What's your least favorite part of the process?
Sometimes I get frustrated at how long the process takes. I don't experiment as much as I should as a result. Also, of course, the cleaning up.
What are your inspirations (other artists, people, places, events, etc.)?
When I started printmaking I'd just arrived in Australia and I just couldn't get enough of all the birds. They were all so foreign and exotic looking to me and I hadn't a clue what they all were even though I knew most common birds in the UK. So in the beginning I used printmaking as a way to get to know these birds, you'll see all my earliest work depicts Australian birdlife. I looked at how others depicted these subjects and I love looking through links on other peoples blogs and finding new artists and printmakers dealing with similar subjects.
How has your work changed and evolved since you started?
I've only really been printmaking for 4 years and most of that time was learning different techniques, so I don't feel I've evolved a great deal, except in the number of different techniques achieved.
I have however started to really get into making books. I like the craft aspect of this, constructing, thinking in 3D, learning book binding, thinking about cover as well as the content. I find it challenging in a different way. I love ending up with a precious object, rather than an image for a wall.
How do you get past creative slumps?
I hate that feeling, sitting at your desk, knowing there should be something you could do, but nothing happening. I think the best thing to do is leave your desk. Go out. Look at exhibitions. Read peoples' blogs. GO DRAWING!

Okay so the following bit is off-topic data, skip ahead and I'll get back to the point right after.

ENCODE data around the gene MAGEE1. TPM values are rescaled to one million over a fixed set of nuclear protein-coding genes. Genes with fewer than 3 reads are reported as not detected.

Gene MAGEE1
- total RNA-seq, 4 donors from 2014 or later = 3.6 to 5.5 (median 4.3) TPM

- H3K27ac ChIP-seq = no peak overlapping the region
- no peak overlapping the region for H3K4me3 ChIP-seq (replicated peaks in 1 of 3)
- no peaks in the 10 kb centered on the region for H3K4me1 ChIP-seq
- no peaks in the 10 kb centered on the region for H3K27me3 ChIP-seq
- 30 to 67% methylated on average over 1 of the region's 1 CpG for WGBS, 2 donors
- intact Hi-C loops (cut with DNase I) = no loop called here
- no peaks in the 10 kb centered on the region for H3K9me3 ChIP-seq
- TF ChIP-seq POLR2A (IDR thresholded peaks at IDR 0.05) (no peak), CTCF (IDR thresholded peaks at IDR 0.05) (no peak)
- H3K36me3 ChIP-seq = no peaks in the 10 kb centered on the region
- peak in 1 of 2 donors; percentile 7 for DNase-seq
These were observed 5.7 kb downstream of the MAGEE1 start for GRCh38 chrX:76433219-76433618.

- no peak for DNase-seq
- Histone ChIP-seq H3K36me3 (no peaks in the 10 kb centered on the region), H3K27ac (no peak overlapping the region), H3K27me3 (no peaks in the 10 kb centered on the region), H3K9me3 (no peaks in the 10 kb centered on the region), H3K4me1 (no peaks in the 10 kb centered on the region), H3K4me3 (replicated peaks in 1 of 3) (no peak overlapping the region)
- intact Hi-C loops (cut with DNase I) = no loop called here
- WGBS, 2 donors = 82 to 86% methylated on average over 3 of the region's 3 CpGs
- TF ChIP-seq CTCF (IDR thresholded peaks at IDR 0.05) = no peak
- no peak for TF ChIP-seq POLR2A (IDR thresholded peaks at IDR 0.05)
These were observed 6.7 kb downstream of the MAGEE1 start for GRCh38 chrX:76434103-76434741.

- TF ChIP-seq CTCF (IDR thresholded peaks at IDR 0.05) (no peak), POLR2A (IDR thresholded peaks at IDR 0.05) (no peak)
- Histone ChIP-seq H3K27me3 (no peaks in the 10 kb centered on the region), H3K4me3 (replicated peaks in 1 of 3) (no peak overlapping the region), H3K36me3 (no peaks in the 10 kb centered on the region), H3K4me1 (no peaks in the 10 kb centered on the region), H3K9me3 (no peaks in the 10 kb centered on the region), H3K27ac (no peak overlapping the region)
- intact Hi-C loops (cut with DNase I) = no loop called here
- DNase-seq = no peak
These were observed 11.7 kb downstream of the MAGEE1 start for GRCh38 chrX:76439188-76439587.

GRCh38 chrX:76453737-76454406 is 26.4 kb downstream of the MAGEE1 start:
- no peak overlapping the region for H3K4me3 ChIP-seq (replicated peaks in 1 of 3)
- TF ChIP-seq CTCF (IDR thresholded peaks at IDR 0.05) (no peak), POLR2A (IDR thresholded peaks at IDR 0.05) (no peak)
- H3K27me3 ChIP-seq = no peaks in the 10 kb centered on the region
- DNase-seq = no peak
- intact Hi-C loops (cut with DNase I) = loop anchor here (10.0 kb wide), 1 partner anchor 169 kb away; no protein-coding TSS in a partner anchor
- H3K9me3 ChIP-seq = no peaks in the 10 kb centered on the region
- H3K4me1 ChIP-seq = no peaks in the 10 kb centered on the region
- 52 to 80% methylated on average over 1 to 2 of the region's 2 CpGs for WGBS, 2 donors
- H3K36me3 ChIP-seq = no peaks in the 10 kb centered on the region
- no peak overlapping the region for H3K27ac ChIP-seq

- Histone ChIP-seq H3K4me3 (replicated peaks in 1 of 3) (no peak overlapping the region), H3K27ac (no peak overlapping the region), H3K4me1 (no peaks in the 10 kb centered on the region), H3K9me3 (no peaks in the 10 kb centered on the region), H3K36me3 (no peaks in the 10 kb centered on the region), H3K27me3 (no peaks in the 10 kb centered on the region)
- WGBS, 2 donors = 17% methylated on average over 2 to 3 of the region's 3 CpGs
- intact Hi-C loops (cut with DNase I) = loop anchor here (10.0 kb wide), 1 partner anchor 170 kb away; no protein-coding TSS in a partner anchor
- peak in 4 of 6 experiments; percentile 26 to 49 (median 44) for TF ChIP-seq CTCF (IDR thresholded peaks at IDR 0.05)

How do you promote your work?
I have a blog that I try and post on regularly, I take part in the etsy forums, and occasionally I twitter. But I find the best ways are normally through exhibitions and word of mouth. I was part of a few exhibitions in Melbourne before I left and as a result had some local newspaper articles written about my work. This led to people phoning me up and coming round to my house to see my prints and buying. I think it all just takes time to get known. I don't help it by moving countries every 4 or 5 years!
Any other comments or advice for others who want to try making hand-pulled prints?
There are lots of print workshops around, find out if there is one near you and see if they have any courses. They may seem expensive but it is well worth it and most of the time the price includes all the materials. Once you have a basic knowledge of how the process works there are lots of things you can do at home. I've just bought a mini press for about £300 and I intend to make collagraphs, which are non toxic and made of many materials you'd find at a local DIY store. Don't feel daunted by all the chemicals and acid, they are not necessary!
Also by working at a print workshop there will always be other people around. I learnt mostly from other workshop users. It's good to feel part of a little printmaking community, everyone helping each other. For me, enrolling on that printmaking course back in 2006 was the best thing I ever did!